So that among our spoils, we might then bask.

A dozen cavers got themselves arranged
Above, below, and sev’ral in between.
As full and empty buckets were exchanged,
A salamander and some bats were seen;
I wonder if they think us all deranged,
At work so hard to make their trash pit clean.

Read a proper trip report on Walker Mountain Grotto’s blog.

23 bags of trash, 9 buckets of broken glass, miscellaneous detritus

23 bags of trash, 9 buckets of broken glass, miscellaneous detritus

Dave, Emily, and I drove up to Smyth County for a fun survey of previously reported caves. Tanya had made a great impression on the new landowner who didn’t even know about the caves located very close to his house. We slept in on Saturday morning, so we weren’t ready to go when Laurel, Karston, and Carlin arrived.

The seven of us parked at the owner’s house on the morning when Hurricane Matthew was making landfall in North Carolina. The rain had already stopped for the day.

We walked directly to Cassell’s Cave, exactly where we expected it to be. Then Emily and I headed downhill and found Stone’s Cave #1 within five minutes, despite the fact that the weeds were over my head. Carlin introduced Karston to his first wild caving, but Karston didn’t seem impressed.

Back at Cassell’s Cave, I was the first to slide down the webbing and was relieved to find a sloping ledge running beside the steep pit inside the entrance. The ledge led me down onto a ridge in a BIG room. The ridge ran the length of the 250-foot-long room, but the ridge dropped off more than twenty feet on the left side. And the cave was well-decorated.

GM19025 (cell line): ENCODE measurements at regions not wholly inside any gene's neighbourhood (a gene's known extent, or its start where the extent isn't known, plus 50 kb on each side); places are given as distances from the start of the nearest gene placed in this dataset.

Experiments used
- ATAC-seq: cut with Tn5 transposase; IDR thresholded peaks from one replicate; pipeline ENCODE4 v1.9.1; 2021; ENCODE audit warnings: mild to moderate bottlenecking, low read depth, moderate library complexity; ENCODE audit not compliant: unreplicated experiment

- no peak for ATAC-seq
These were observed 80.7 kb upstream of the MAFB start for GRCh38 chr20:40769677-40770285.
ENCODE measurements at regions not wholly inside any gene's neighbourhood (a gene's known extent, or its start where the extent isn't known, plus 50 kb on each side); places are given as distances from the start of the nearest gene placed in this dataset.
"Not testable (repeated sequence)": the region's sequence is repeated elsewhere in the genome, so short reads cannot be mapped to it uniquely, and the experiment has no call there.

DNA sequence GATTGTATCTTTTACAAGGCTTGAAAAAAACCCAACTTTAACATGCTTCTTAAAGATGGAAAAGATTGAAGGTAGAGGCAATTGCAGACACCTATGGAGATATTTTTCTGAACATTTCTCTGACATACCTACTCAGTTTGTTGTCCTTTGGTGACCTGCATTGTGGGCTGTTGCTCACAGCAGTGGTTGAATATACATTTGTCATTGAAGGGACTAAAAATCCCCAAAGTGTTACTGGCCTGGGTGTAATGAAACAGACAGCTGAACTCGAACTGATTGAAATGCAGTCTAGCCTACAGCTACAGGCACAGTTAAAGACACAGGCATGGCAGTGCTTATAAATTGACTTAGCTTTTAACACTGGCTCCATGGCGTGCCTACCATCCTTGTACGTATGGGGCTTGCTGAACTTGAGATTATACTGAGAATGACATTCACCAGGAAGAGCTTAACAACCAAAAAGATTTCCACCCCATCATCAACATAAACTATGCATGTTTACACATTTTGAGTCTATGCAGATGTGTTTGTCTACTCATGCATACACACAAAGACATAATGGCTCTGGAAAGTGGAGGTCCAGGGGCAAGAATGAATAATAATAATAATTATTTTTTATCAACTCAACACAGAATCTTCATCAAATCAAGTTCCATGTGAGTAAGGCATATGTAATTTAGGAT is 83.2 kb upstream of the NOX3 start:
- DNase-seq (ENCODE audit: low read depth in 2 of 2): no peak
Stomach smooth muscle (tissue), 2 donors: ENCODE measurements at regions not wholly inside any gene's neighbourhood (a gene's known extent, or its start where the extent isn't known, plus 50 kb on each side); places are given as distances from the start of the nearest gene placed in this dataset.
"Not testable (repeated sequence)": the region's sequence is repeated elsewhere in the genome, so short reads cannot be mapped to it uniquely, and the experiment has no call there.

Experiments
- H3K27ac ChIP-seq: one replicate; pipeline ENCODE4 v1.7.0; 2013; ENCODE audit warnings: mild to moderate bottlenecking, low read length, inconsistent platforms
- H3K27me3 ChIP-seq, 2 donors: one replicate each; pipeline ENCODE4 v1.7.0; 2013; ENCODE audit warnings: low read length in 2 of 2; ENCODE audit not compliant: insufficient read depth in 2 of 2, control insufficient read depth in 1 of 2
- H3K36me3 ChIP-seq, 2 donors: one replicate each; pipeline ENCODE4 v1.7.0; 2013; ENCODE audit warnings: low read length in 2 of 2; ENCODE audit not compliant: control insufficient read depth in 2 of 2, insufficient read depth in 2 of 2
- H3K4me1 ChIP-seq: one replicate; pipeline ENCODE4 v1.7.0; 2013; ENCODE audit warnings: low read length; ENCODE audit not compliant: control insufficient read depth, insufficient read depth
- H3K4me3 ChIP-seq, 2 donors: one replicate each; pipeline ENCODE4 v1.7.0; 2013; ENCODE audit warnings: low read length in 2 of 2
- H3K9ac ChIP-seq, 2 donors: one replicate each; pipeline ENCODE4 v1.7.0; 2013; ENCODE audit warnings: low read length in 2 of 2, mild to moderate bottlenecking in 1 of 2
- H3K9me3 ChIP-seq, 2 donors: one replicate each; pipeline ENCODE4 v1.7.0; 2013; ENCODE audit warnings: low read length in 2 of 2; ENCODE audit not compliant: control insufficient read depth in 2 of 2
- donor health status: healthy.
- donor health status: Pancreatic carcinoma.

Laurel sent Carlin back for his camera while Dave, Emily, and I began the survey. This little cave had been reported as containing a long well-decorated room, but we were not expecting the cave to be this fascinating and dripping with formations. We surveyed 748 feet of passage that day, helping Dave map out the whole room. Then we noticed several leads on the left, both high and low.

We also noticed some children’s voices coming from the entrance and thought that Karston and Laurel had returned for us; it was around 8 PM. However, it turned out that the landowner’s four- and five-year-olds were at the entrance with him speculating about all the jewels that might be inside.

I exited to show the landowner and six kids where Stone’s Cave #1 was located. We had a talk about safe cave exploration as he drove me around on the family SUV. We drove back to the Cassell’s Cave entrance to find Dave, Emily, and Carlin exiting. The landowner drove us down to my car, and Dave shared the sketches with him to let him know more about the cave beneath his property.

Ask Carlin to share some photos.

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It was great that Carlin signed up last minute for the survey trip. That meant I could send him with Amar and Matthew Lubin to the low, wet part of the cave while Sam Kincade and I sketched profiles and photographed.

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Sam and I traveled down to Sculpin Lake and measured the depth at 8 feet. My photos of the fish did not come out well. Then I completed my profile of the cave as we worked our way on the wet level over toward the Candy Room.

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Sam quickly learned how to pose for cave photographs (I guess this comes from growing up in the social media age). Eventually Carlin’s team of soaked cavers joined us at the entrance.

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It was the best of teams,
it was the worst of tie-ins,
it was the spring of unexplored leads,
it was the cesspool of despair.

On Saturday Carlin Kartchner and I joined Jason Lachniet for my first visit to Perkins Cave in Washington County, Virginia. While we were donning our caving gear, the ACC workday cleanup crew cleared us a path through the weeds and poison ivy. As we entered the cave, Carlin made sure that I avoided a nest of baby birds on a ceiling shelf.